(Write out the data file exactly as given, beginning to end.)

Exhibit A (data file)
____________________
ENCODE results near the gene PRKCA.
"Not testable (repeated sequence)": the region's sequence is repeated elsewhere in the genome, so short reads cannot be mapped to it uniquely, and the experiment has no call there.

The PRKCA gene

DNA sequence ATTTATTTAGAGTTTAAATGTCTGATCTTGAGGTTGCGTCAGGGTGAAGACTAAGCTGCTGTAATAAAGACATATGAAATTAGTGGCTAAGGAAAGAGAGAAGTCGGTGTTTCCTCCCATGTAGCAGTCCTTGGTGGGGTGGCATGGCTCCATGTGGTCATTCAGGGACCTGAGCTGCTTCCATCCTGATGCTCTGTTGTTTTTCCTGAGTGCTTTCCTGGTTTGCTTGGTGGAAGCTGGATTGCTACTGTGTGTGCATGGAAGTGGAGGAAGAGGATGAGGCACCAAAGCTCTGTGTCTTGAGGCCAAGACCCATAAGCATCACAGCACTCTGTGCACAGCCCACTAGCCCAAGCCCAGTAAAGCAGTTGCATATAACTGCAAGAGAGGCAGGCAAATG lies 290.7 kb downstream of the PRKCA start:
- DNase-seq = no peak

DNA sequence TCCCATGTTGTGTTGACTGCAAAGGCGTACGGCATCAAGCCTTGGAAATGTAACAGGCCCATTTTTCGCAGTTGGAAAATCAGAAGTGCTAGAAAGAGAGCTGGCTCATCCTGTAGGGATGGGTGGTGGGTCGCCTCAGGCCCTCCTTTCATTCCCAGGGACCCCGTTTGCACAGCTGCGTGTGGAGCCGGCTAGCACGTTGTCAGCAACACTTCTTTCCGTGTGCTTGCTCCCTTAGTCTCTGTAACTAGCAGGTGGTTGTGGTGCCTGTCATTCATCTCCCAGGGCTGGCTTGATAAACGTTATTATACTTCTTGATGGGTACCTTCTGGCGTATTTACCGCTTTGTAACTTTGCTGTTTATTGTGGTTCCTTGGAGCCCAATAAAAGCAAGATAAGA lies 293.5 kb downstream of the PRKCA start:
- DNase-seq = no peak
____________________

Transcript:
ENCODE results near the gene PRKCA.
"Not testable (repeated sequence)": the region's sequence is repeated elsewhere in the genome, so short reads cannot be mapped to it uniquely, and the experiment has no call there.

The PRKCA gene

DNA sequence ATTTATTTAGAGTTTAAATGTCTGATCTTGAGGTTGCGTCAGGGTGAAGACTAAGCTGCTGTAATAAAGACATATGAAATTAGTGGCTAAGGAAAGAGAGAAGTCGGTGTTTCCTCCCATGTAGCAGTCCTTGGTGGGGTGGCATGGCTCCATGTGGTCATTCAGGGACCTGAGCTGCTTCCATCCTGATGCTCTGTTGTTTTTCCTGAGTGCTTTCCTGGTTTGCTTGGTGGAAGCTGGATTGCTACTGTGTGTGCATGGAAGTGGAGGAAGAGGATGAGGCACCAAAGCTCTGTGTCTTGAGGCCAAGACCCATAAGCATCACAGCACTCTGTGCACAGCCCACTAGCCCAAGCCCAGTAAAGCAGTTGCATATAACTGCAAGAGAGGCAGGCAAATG lies 290.7 kb downstream of the PRKCA start:
- DNase-seq = no peak

DNA sequence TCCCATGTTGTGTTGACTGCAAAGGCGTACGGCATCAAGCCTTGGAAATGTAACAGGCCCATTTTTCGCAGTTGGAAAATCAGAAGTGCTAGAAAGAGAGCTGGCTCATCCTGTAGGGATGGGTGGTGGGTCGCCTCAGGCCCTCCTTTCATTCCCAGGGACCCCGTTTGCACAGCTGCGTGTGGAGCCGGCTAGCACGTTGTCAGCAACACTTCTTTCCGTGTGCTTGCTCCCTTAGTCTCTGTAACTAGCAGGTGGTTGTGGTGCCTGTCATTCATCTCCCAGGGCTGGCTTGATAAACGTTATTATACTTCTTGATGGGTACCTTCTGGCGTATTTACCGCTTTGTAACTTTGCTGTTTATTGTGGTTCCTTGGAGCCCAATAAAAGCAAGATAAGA lies 293.5 kb downstream of the PRKCA start:
- DNase-seq = no peak